This blog’s primary focus is not on political events or international news, but there are some things that I would feel remiss in not acknowledging. Late last week, something awful happened. Acts of terror were carried out that ended hundreds of lives and disturbed countries around the world. I was a ten year old in Brooklyn when 9/11 happened, and I still remember the fear, sadness, and anger that comes from witnessing violence against a city I care deeply about. My heart is with Paris and with those who have loved ones in the region.
I also remember, in the months and years after 9/11, a pervasive fear of people who did not look like the stereotypical American, a fear of people of Middle Eastern descent (or people who simply appeared Middle Eastern), and a desire to single out entire ethnic groups for the violence perpetrated by one extremist organization. I remember being angry, not just at the terrorists who sent the planes into the Twin Towers, but also at the Americans who believed that violence and discrimination were the best ways to protect our city and our country.
I am worried that such reactionary discrimination is happening again. After witnessing violence, we often feel a desire to respond with unfiltered anger and hatred. I believe we must resist that inclination. The intent of terrorism is to spread fear, to create chaos and confusion, so that we paint the world in black and white and retaliate blindly in ways that will provide extremist organizations with justification for their actions. We must rise above the methods that were used against us. Because hatred does not rid the world of violence, it only begets further violence. The more we succumb to ignorance and fear, the less likely we are to remember that humanity transcends national and ethnic boundaries.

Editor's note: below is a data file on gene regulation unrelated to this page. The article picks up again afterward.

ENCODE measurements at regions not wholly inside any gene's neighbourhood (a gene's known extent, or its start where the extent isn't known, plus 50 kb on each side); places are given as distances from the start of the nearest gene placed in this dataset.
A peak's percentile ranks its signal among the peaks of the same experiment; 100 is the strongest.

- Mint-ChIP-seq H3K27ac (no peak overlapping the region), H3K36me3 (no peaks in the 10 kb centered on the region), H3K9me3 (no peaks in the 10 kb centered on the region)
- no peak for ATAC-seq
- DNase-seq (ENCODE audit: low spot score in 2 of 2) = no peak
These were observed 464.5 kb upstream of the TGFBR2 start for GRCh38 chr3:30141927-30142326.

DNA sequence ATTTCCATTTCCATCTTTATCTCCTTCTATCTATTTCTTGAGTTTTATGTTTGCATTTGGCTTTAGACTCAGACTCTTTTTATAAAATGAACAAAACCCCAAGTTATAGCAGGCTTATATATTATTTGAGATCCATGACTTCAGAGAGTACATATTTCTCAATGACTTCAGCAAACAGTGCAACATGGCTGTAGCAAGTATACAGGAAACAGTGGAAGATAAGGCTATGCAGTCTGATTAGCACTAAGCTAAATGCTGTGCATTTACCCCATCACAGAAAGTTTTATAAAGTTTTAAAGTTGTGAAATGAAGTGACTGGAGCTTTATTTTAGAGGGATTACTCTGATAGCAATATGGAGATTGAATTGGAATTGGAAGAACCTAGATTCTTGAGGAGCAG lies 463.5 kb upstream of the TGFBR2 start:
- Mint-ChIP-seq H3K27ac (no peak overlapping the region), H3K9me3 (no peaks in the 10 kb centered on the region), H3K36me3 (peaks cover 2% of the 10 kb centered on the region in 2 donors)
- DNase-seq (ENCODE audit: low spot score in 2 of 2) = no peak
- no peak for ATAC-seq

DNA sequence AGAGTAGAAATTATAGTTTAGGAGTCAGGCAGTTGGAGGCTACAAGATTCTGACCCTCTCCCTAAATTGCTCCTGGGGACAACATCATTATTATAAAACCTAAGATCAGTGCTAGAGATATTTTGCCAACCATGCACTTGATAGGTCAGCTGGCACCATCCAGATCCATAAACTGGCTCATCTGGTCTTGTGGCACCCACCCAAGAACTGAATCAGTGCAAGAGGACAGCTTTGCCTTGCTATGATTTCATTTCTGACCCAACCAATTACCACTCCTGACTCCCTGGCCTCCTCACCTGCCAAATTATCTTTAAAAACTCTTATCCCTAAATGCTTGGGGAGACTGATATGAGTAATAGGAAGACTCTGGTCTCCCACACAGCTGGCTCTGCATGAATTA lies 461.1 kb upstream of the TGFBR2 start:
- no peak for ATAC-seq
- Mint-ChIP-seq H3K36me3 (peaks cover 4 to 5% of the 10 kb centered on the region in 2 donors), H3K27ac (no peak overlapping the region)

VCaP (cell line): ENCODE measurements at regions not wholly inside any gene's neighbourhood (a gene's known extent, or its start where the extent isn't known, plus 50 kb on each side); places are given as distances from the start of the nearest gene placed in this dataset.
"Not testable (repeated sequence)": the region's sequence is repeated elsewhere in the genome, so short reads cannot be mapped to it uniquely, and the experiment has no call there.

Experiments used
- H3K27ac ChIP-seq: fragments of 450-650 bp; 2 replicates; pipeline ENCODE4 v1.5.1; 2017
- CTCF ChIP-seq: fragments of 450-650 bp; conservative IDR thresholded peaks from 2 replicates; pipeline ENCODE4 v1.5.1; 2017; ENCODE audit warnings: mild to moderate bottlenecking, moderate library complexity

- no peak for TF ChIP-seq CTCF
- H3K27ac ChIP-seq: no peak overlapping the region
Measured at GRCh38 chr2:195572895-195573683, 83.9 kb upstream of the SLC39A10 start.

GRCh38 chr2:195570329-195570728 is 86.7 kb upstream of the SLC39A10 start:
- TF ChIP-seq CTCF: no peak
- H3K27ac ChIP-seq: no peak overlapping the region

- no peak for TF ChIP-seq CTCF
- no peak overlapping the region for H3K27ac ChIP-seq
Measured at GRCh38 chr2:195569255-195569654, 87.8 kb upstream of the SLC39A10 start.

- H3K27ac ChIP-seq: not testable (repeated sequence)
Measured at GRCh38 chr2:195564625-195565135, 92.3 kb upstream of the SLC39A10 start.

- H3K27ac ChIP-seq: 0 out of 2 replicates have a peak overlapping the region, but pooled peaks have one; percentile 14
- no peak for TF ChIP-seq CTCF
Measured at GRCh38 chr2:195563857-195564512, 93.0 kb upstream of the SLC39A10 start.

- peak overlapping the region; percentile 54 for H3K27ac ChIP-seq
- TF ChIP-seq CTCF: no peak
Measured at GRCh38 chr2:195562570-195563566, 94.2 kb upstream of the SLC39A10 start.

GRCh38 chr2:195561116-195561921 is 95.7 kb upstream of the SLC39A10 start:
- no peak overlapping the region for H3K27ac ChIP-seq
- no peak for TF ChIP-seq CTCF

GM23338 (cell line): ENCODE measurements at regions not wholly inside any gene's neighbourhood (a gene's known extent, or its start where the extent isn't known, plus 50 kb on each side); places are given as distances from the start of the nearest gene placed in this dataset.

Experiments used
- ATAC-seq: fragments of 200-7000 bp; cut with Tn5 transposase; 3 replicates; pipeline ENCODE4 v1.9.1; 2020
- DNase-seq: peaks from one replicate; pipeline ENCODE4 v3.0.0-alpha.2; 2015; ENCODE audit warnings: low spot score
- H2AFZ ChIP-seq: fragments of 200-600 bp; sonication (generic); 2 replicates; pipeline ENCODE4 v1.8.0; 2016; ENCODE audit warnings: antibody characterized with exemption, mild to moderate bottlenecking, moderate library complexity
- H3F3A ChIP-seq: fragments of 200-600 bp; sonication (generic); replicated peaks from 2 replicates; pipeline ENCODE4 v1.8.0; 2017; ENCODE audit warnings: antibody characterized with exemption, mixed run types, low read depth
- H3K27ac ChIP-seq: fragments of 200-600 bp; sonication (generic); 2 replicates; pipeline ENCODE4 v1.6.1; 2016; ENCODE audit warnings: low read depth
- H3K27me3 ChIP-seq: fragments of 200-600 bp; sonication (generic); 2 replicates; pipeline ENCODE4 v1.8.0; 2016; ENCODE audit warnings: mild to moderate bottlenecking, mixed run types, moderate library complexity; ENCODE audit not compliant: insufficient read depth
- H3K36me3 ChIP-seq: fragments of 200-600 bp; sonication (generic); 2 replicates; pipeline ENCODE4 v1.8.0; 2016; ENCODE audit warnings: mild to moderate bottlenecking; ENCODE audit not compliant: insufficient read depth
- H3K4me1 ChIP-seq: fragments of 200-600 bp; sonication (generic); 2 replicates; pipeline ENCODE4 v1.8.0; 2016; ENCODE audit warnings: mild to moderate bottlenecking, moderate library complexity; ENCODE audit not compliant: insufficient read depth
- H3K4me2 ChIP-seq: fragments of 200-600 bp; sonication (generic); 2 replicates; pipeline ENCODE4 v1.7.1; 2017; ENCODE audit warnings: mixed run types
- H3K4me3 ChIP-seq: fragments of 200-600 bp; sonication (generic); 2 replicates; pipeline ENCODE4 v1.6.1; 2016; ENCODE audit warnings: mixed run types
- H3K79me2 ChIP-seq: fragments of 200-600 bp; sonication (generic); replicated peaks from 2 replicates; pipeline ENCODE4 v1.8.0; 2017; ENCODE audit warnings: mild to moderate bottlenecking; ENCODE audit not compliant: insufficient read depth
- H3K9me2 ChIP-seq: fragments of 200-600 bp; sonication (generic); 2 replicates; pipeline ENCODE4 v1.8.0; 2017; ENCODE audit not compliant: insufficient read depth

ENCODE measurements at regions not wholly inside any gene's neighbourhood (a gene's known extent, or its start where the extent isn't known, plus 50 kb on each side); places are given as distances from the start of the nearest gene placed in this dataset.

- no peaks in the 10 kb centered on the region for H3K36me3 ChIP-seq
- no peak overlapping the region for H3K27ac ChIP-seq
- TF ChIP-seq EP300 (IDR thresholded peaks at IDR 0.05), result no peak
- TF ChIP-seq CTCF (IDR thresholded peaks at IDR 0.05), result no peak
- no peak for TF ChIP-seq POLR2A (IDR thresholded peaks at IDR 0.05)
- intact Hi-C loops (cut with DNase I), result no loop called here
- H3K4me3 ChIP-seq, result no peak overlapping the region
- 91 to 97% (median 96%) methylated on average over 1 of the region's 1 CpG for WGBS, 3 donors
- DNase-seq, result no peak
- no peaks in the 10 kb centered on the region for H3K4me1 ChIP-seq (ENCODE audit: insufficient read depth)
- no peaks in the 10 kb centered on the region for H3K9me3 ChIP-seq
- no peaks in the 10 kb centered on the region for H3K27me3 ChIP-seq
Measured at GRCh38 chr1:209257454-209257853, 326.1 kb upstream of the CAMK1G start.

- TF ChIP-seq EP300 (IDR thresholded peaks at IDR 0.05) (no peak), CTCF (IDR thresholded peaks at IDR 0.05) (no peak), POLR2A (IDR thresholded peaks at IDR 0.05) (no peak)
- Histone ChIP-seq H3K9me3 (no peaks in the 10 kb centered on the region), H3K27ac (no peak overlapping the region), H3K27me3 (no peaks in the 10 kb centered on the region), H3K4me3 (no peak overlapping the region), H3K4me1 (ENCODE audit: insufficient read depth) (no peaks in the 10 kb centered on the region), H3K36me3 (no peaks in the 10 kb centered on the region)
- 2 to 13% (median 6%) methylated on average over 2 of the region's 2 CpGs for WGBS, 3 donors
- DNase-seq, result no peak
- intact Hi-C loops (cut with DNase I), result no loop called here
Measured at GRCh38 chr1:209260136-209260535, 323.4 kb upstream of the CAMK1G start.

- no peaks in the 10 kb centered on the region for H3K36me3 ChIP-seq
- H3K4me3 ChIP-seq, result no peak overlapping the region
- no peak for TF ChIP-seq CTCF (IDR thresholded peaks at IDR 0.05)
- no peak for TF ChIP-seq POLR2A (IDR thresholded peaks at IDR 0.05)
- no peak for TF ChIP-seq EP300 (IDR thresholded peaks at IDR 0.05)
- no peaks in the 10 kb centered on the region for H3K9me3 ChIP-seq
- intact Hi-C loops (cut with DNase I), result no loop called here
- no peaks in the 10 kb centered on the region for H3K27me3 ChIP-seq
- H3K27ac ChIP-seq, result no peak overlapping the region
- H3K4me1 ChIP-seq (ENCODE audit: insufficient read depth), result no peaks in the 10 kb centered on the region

What we (from the American perspective) think of as “developed Western countries” are not alone in their experiences of terrorism. A set of suicide bombings occurred in Beirut the day before the Paris attack, under a very similar set of circumstances. Innocent civilians, people simply shopping in a market or having coffee on the sidewalk, lost their lives there too, yet this tragedy was not as widely covered by the global community as the Paris attacks. As an American, entrenched in American culture, I sometimes forget how much our country’s media (even “liberal” media) focuses on “Western” countries. It is easy to live in my little bubble, to ignore the fact that non-American and non-European nations also suffer from terrorist attacks, that they are also hurting. This ignorance is another way of growing hatred. If we forget that persons of a different national / ethnic / religious background also experience tragedy, and also grieve, and also feel as if their lives have been completely disrupted when such violence occurs, then we can justify blind retaliation. We can close borders and wage war because it is “us” against “them,” and we are the only ones who have been wronged. In truth, every person on this earth suffers in the wake of terrorism, no matter where s/he hails from. We are all linked.
So I mourn not only for the lives lost in Paris, but also for the lives lost in Beirut, New York, Syria, Garissa, and countless other cities and towns that have been or continue to be victims of senseless violence. I stand with all of you. And I hope that in the face of tragedy, all of us who have been affected can still band together in love. I hope we can continue to maintain open minds and hearts towards one another. I hope we can remember that our borders do not determine the extent of our humanity.
My love to all of you. May those we have lost rest in peace.
— S. (a.k.a. AMisplacedPen)